Regarding the masked wrestler idea both being done: that sounds awfully similar to Nacho Libre to me! Are there any more stories about Wilder being swiped from, or has thia delightful well been already dried? (The only one that comes immediately to mind is Stalag 17 and Hogan#s Heroes)

    Thanks very much for your wonderful film blog! Also, on an unrelated note, since you’re a fan of obscure and unfairly forgotten cinema, do you have an opinion on Svengali ( still a brilliant and unique film, almost like an American Archers film) or Allen Baron’s masterful, nasty Blast of Silence?

    Thanks again!
    Andre

  2. Thanks! Yes, I would love to get around to those two flicks.

    Wilder pointed out that William Holden’s character in Bridge on the River Kwai was stolen from William Holden’s character in Stalag 17. Other than that, I can’t think of any more, but doubtless there are some, even discounting direct remakes like Sabrina…

  3. I remember a failed comedy pilot about two waiters on the run from the mob after a witnessing a (failed) hit at a big dinner. If memory serves, there was a weak echo of the Curtis-Lemmon byplay and a fleeting moment of escaping in dresses. While the “Some Like It Hot” references were plentiful, presumably the actual series would have been more a comic version of “The Fugitive” (in fact there WAS a short-lived sitcom, “Run Buddy Run”, about a nebbish on the run from mobsters).

    “Some Like It Hot” and “The Apartment” were both done over as Broadway musicals. “Ninotchka” was musicalized on stage and in film as “Silk Stockings”. Somebody MUST have tried to do the same with “Sabrina”.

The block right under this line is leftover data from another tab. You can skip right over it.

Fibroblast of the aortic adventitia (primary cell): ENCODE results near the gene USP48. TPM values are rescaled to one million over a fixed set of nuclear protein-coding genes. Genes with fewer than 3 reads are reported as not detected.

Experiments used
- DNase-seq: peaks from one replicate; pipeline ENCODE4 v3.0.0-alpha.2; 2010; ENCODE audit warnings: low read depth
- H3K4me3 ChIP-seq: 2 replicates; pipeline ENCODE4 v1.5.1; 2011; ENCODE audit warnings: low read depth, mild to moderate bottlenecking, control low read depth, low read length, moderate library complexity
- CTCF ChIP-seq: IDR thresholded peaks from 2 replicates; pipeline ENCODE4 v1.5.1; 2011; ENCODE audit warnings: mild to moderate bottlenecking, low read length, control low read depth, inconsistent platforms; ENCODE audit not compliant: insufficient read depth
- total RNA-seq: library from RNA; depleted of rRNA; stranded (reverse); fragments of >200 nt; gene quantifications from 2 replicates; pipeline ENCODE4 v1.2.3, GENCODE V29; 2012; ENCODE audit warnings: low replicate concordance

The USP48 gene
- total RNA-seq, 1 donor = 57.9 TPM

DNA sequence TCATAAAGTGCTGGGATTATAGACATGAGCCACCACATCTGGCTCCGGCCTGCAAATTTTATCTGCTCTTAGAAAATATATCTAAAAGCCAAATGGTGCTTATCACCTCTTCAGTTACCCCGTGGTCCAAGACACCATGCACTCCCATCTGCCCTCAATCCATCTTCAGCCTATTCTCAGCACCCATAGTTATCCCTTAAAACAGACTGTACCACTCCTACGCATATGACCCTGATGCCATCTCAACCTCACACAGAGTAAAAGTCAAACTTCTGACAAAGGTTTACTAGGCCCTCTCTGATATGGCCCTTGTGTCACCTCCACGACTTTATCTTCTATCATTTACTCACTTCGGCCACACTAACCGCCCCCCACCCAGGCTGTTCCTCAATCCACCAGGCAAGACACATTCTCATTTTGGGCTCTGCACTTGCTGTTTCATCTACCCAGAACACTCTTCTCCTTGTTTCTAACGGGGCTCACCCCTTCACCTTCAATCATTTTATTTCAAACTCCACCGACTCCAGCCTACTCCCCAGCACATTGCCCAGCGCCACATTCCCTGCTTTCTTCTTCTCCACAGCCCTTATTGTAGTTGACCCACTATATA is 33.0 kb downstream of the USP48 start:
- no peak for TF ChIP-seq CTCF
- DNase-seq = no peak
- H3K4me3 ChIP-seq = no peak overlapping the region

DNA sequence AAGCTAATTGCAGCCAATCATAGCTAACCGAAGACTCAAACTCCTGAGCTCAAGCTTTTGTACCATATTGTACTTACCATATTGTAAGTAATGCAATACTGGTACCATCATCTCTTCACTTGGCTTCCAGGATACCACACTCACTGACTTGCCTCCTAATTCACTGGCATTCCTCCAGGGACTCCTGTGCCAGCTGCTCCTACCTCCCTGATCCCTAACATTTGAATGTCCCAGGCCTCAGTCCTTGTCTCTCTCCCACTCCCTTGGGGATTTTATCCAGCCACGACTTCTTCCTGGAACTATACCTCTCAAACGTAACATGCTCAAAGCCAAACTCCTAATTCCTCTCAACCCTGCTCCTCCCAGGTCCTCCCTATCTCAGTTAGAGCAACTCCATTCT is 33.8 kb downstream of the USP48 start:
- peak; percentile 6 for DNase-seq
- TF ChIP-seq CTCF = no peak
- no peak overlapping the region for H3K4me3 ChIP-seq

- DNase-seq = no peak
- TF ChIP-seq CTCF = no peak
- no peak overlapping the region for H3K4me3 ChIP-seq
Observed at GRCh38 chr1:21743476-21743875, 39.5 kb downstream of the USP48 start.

Also, Wilder had an anecdote about an unmade comedy: In a town where all the men are off to the Crusades, the wives are all stuck in chastity belts. But one man has the key to them all: the village blacksmith, to be played by Cary Grant. There was a movie titled, among other things, “The Chastity Belt”. Instead of a whole town of belted wives, you had Tony Curtis slapping a belt on his bride before going off Crusading.

  4. There’s also Up the Chastity Belt with Frankie Howerd, which is awful.

    Wilder’s idea SEEMS to come to an end the moment we see the star’s face. Big laugh, then what? No doubt that’s why he didn’t proceed with it.

    Oh, having looked up Nacho Libre, a film I never bothered to notice much, I can confirm that it’s a remake of Wilder’s masked wrestler idea, with a monk instead of a lord, and a different motivation: following his dream rather than financial necessity. I prefer Wilder’s take.

  5. I think there was a real Nacho Libre in Mexico – a priest or monk who wrestled to raise money for an orphanage. I doubt if he was acquainted with Wilder’s work.

  6. Hmm, probably not. When was this? Maybe he inspired Wilder?

  7. Matthew Davis Says:

    Nacho Libre was inspired by a genuine Mexican priest/wrestler Father Sergio Gutiérrez Benítez who funded his orphanage by wrestling under the nom-du-lutte “Fray Tormenta” in the mid 70s who was himself inspired by two 1963 Mexican films, “El Señor Tormenta” (Mister Storm) and “Tormenta En El Ring” (Storm In The Ring) both about a poor Mexican priest who funds his orphanage by fighting as a lucha libre wrestler at night.

    So, Nacho Libre is a film inspired by a man inspired by a film. Ow!

  8. Outstanding! Human culture just consumed itself like a multidimensional ourobouros.